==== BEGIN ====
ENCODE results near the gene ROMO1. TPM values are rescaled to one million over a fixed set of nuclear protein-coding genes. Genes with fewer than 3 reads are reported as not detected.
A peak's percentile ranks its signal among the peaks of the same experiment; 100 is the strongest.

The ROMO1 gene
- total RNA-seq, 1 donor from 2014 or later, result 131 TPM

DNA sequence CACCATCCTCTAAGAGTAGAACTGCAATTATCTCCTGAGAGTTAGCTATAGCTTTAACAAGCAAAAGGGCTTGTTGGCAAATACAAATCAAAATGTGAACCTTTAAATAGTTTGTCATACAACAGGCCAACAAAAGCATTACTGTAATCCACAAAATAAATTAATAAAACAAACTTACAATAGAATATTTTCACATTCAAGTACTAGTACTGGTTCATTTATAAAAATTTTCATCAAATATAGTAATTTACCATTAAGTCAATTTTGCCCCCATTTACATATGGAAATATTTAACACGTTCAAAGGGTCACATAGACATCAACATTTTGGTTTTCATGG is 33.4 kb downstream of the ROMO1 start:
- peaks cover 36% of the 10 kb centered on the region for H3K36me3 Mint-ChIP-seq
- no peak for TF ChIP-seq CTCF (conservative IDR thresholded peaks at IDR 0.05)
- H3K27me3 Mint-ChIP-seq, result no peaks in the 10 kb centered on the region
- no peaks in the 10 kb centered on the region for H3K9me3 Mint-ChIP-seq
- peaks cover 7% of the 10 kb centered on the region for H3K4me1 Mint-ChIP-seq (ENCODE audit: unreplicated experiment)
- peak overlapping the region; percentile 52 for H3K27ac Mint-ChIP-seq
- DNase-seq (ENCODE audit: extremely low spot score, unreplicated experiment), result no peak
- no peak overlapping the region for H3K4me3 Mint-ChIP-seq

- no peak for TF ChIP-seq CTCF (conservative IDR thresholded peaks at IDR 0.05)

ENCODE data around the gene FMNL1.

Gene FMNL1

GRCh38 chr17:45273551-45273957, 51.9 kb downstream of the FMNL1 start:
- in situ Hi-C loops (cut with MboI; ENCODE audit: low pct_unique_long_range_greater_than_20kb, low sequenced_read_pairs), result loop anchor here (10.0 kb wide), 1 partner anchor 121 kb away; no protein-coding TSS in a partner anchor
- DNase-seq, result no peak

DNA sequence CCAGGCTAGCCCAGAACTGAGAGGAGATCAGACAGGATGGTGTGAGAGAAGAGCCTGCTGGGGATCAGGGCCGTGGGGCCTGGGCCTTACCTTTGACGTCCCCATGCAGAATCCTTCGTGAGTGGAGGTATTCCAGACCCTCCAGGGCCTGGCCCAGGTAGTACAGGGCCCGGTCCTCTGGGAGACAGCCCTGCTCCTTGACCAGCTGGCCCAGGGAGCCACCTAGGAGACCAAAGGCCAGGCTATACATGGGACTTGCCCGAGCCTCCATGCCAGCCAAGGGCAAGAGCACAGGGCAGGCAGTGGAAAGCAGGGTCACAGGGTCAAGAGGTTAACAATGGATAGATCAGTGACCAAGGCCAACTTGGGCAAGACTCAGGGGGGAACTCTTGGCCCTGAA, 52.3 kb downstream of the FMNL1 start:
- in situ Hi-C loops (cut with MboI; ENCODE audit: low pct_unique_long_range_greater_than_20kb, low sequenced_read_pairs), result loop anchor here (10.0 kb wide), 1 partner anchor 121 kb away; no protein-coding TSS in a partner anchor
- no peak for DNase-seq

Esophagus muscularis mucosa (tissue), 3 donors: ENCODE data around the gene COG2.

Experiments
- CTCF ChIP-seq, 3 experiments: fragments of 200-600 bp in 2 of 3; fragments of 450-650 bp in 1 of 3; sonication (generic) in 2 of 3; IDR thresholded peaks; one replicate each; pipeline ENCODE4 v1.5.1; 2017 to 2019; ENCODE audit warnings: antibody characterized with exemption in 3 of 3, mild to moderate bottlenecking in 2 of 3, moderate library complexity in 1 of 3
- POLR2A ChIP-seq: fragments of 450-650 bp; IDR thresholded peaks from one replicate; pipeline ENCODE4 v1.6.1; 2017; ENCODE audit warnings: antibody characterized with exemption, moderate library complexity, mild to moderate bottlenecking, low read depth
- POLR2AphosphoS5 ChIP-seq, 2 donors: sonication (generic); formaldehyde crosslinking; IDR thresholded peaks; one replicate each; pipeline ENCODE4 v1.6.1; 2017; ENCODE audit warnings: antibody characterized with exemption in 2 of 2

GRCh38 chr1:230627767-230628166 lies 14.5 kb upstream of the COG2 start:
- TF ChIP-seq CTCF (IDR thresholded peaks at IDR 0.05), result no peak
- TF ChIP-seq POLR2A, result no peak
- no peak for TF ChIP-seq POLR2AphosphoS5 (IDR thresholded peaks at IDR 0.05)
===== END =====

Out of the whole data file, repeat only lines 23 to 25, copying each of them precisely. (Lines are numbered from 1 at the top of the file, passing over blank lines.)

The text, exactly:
Esophagus muscularis mucosa (tissue), 3 donors: ENCODE data around the gene COG2.

Experiments
- CTCF ChIP-seq, 3 experiments: fragments of 200-600 bp in 2 of 3; fragments of 450-650 bp in 1 of 3; sonication (generic) in 2 of 3; IDR thresholded peaks; one replicate each; pipeline ENCODE4 v1.5.1; 2017 to 2019; ENCODE audit warnings: antibody characterized with exemption in 3 of 3, mild to moderate bottlenecking in 2 of 3, moderate library complexity in 1 of 3